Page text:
Hence, a new version of my PPT slides for Tested Devotion is available if you want to see the changes.

Monday, April 05, 2010

Tested Devotion, Exodus 15:22-18:27

I have a much better idea about how to teach a lesson like "Tested Devotion" after I hear it taught, or after I teach it myself. Hmmm. Maybe I should just do a “dry run” on a lesson plan and pray that God gives me insight about how to best present the background passage?

To prepare this week, I started by making PPT slides of the Lifeway plan  for "Tested Devotion."  I also used their suggested PowerPoint template, which was handy.

I plan to present these slides to a mirror and see what God teaches me. I'll go from there.

Tuesday, March 30, 2010

Resurrection Hope

Since my church does not have bible study classes, I usually do not blog the week of Easter Sunday. However, I want to mention how important the hope of a bodily resurrection was to the early church. To see for yourself, take a few moments to read Rom 8:11,23;Phil 3:21;2 Cor 5:2.

Lifeway titled this week's lesson, "Resurrection Hope." For those teaching Sunday, it is a good lesson, but I also want to call your attention to a lesson on Easter Hope from Pembury Baptist Church, UK. It's more along the lines of our hope in a bodily resurrection.

Thursday, March 25, 2010

PPT slides for "Persevering Faith," Exodus 13:1-15:20

I struggle sometimes to stick precisely with the Lifeway lesson, and this week I decided to cover most of the verses in Exodus 14. I hope you find the individual slide notes useful and the slides for “Persevering Faith” helpful. If needed, it is easy to cull the few extra slides I added.

A word of caution: I prepared one slide with a map that can be used to convey your understanding of the route Israel followed during the Exodus (it has no routes on it). I plan to point out the possible routes using a cool PowerPoint feature in presentation mode, called a pointer highlighter. In preparing my thoughts on  Exodus routes I read about recent archaeological discoveries (chariot wheel photos), the real location of Mt Sinai (Saudi Arabia), and a route far different from the traditional understanding (Nuweiba beach). I think good science requires confirmation of results by independent researchers, which is not the case in these purported new discoveries. If you present any of these new ideas, I would caution again being dogmatic since the true route is not known.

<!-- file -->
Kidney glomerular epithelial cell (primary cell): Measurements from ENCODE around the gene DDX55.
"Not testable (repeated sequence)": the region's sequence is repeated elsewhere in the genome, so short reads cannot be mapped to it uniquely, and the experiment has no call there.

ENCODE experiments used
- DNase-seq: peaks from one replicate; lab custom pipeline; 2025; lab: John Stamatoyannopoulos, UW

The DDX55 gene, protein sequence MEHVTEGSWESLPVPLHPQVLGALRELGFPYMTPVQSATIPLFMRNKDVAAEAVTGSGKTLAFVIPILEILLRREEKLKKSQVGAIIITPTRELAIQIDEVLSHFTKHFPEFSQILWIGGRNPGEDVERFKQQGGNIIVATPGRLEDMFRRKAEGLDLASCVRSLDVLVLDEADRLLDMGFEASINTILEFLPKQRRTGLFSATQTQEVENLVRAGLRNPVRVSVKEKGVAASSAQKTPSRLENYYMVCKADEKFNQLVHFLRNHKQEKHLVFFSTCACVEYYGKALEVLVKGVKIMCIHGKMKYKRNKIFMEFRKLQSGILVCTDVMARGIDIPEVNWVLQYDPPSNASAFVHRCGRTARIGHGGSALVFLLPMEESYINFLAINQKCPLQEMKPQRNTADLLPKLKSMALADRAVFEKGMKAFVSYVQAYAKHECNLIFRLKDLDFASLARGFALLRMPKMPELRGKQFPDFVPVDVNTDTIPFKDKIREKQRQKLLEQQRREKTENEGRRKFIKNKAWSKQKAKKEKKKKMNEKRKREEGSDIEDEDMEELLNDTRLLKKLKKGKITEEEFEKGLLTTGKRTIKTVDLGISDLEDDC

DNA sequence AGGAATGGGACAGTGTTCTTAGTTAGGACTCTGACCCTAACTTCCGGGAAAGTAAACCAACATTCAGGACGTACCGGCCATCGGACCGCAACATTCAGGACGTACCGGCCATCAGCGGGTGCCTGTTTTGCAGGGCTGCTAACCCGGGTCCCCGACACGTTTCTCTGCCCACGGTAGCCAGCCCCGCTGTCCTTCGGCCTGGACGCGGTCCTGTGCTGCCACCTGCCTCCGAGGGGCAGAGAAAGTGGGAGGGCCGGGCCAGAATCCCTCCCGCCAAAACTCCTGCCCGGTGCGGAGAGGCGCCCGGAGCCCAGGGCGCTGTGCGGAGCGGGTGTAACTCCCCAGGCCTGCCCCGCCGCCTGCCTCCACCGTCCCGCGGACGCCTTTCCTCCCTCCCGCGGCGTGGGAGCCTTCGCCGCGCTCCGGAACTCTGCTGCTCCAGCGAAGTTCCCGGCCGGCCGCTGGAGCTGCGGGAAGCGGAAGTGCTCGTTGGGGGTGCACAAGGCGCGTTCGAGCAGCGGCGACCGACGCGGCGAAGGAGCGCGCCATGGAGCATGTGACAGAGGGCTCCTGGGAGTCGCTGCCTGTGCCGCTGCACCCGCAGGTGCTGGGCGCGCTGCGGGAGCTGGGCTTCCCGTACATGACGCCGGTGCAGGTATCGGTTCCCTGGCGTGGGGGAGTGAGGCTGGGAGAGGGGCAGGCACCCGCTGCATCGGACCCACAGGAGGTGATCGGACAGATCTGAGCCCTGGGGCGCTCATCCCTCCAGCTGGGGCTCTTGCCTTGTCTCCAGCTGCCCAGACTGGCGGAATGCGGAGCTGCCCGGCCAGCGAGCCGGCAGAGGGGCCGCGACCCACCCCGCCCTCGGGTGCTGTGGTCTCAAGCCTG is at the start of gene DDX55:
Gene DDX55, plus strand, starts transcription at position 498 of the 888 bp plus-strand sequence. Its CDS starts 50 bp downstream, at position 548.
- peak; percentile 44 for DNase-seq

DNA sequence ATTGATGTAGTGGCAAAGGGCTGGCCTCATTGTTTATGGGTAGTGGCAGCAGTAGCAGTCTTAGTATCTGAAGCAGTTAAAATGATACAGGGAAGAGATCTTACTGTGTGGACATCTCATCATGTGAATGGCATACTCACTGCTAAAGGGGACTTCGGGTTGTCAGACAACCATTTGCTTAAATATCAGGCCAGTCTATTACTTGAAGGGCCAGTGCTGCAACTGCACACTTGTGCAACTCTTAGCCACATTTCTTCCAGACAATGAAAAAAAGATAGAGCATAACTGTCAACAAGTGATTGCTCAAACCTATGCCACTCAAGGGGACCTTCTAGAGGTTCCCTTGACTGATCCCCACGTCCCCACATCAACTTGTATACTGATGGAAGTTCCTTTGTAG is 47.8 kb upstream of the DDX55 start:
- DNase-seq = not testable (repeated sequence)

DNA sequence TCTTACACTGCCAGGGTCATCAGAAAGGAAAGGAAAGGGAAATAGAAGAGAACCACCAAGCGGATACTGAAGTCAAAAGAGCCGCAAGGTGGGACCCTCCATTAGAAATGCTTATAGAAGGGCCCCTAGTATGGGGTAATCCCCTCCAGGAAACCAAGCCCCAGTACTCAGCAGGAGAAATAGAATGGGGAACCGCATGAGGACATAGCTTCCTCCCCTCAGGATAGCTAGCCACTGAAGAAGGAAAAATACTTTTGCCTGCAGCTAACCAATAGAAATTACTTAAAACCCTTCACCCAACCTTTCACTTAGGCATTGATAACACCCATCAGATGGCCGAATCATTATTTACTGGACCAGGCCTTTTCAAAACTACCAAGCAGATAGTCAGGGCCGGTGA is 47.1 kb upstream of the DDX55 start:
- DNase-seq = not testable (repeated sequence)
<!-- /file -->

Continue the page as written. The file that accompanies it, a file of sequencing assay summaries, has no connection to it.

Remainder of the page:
P.S. Co-teacher Randy Stewart also made his PPT slides available for "Persevering Faith." Also, you might consider comparing a hard heart to a hard-boiled egg that stops spinning (see this video).

Wednesday, March 24, 2010

Building base

I took the picture in the slide on a long hiking day on Mt Kilimanjaro last October. The porters easily caught me and passed by even though they were carrying 40 pound loads. They were very fit to persevere the multi-day journey.

Since I’m a runner and hiker, I’m thinking about introducing the lesson, "Persevering Faith," with a story about hiking Kilimanjaro last October. I’ll follow up by asking members “How do you build your faith in God?”

Tuesday, March 23, 2010

Lesson plan strategy

One strategy for teaching a given background passage is to look at examples of how other people have successfully taught it and copy their approach. We do this when we teach the suggested plan from Lifeway, for example. Jeff Meyer of Bayleaf Baptist structured his teaching plan for “Persevering Faith” along these lines as did Floria Perez of Second Baptist in her lesson help. I like Jeff’s opening suggestion and Floria understanding of the Israelite organization/structure.

Another strategy is to use elements of a plan, such as the Life Goal suggested by Lifeway, and then structure your plan around it. Gary Payne of Henderson Hills Baptist uses the Lifeway aim “to help adults persevere in their faith in God” for his lesson, “Persevering Faith.” In his PowerPoint slides, Gary focuses on the issue of route taken by the Israelites.

I’m still studying, thinking and praying about the approach I’ll take this week. I may use Bob Deffinbaugh’s article as a basis for my PPT slides and put the focus on how God ultimately deals with His enemies (as opposed to a believer’s persevering faith). If nothing else, you have to like his opening story!

If you have a suitable plan developed for teaching Exodus 13, 14 in a Southern Baptist Church, let us know about it.

Monday, March 22, 2010

Persevering Faith, Exodus 13:17-15:21

Co-teacher Curt did a great job yesterday with the lesson from Exodus 12:1-14. He titled his lesson, “Lamb of God Illustrated,” and related how the Exodus lamb was needed, chosen, slain, eaten, trusted, and honored.

He then gave a New Testament equivalent of each point presenting Jesus Christ as the Lamb of God who was needed, chosen, slain, eaten, trusted and honored. Curt ended by saying, “God is the same yesterday and today. The difference is now one of administration—we are now under the new covenant, not the Abrahamic covenant.”

I’ve already started thinking about how to teach this week’s lesson, “Persevering Faith,” based on Exodus 13:17-15:21, with a focus on Exodus 13:17-18; 14:9-18, 31. For example, I'm thinking about taking some unleavened bread to class and have members eat a sample while I give the background in Exodus 13:1-16. This will help to make the lesson memorable.

Where can I buy unleavened bread? I don't have time to make it :-).

Saturday, March 20, 2010

PPT slides for "Amazing Deliverance", Exodus 12:1-14

Gary Payne is a bible teacher at Henderson Hills Baptist Church in Edmond, OK. I'm including a link to his PowerPoint slides for this week's lesson, "Amazing Deliverance."

Also, I want to call you attention to a lesson plan by Phillip Inman of Second Baptist in Houston. He grabs attention by announcing members will learn how the first passover relates to Christians today. This sets up an expectation, which members listen for as the lesson progresses.